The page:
This raises the question raised by Hal Hansen about the expansion of education, at the high school and collegial level -- as a social institution, now out of control (cf. today's Fed Report on the front page of WSJ).

The other interesting chapter in Kirkland is the one on the competitive building of McMansions during that period. Fascinating. Reminds me of the view of education as a status competition.

Chris H writes:

Franklin Harris writes:

The unintended consequence of this argument is that it convinces me people in every age have complained about education wasting time on things that aren't practical, yet from their time until now the world's living standards have improved substantially.

Any view of history that is sufficiently simplistic can justify about any conclusion a person might want to make. I can say with just as much justification that living standards improved substantially before widespread college or high school education became important (aka during the 19th century) and therefore that level of education is worthless. To drill down a bit, it seems to me to be a difficult case to make that the fact that there was a small cohort of educated people who knew Greek and Latin was a major contributing factor to the improvement in living standards the world has seen.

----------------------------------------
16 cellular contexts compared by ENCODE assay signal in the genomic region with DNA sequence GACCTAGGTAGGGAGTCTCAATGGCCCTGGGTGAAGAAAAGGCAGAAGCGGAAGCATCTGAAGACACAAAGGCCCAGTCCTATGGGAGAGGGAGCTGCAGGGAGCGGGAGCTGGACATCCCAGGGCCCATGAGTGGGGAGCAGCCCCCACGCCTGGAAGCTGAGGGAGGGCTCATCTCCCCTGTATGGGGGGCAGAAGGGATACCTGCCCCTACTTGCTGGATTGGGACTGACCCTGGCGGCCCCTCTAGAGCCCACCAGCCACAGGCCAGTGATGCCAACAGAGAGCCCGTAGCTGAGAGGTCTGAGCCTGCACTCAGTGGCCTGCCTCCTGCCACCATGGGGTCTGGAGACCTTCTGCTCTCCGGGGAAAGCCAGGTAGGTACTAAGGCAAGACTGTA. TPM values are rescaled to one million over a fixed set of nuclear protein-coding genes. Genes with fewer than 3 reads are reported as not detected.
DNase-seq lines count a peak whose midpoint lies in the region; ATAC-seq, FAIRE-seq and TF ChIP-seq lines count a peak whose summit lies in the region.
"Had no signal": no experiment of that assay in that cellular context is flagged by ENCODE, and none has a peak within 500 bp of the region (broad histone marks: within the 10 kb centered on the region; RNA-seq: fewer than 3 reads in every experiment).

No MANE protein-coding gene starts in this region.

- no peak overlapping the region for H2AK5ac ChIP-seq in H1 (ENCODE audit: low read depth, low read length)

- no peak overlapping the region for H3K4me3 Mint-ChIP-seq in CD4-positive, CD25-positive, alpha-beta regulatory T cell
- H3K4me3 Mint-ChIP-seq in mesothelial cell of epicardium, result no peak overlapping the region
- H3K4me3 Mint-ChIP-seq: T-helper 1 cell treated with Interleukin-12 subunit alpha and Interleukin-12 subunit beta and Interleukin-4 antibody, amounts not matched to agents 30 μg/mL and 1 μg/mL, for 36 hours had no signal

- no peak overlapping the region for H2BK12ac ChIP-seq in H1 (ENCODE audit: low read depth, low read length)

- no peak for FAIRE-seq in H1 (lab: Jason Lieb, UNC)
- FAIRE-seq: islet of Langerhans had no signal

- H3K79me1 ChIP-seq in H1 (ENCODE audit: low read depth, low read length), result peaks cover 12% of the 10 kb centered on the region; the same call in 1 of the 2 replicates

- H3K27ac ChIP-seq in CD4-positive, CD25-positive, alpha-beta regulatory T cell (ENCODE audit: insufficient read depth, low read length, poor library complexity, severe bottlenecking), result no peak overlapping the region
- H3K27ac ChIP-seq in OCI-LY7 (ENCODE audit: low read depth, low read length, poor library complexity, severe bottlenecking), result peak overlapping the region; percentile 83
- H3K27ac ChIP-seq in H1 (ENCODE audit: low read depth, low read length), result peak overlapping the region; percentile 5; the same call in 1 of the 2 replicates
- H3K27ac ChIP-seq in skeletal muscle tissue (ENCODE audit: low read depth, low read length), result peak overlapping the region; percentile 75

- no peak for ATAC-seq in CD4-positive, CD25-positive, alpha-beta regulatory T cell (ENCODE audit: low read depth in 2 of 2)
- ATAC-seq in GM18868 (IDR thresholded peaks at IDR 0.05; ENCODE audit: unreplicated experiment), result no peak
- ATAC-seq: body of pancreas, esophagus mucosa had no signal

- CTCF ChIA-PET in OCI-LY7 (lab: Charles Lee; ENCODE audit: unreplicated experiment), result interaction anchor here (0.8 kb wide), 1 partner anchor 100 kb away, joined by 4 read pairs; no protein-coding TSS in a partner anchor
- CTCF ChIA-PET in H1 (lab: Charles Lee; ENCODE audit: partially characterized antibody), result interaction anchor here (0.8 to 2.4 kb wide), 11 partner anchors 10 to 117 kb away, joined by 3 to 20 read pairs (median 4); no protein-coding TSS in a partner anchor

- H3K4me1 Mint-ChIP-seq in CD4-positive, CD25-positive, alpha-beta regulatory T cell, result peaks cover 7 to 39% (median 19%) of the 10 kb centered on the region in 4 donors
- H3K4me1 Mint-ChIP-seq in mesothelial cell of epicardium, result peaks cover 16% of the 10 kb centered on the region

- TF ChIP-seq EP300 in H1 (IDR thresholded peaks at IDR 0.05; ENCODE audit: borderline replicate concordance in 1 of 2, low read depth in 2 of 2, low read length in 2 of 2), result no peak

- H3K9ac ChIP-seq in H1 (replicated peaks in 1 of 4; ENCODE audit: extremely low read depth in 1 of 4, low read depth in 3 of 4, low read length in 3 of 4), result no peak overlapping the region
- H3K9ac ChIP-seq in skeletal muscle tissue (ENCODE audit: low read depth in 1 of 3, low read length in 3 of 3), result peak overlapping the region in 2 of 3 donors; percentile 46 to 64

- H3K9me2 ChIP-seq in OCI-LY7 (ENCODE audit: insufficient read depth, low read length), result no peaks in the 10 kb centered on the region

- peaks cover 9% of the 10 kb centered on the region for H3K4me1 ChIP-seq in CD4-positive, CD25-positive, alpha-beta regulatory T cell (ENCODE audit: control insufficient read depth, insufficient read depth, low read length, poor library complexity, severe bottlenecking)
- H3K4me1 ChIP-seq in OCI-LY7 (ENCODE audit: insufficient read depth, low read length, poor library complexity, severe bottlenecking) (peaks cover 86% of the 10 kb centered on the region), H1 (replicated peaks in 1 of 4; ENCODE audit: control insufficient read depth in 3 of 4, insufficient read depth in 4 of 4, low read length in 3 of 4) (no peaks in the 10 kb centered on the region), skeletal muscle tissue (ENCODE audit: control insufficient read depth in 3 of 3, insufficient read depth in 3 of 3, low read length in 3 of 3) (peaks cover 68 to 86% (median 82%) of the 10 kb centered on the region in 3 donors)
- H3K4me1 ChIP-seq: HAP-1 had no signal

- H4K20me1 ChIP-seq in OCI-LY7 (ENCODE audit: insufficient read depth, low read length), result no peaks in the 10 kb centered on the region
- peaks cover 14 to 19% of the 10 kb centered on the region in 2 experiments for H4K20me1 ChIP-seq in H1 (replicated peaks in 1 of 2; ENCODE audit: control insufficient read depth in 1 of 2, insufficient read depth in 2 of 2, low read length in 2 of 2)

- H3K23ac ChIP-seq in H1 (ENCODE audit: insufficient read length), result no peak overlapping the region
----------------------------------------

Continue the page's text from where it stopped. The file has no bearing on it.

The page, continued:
Costard writes:

Considering that, to a large degree, we've traded the manufacturing floor for cubicles on Wall St. - and that practicality and usefulness are not, generally speaking, the leading lights of the economics profession - I wonder if the prudent thing wouldn't be to give Carnegie a friendly armwave rather than a passionate hug.

MichaelM writes:

I suppose its worth pointing out that the kind of education Carnegie is railing against (the old humanist liberal education) largely doesn't exist anymore and was replaced by the mind-numbing modern system Brian is railing against in part because of the efforts of men like both.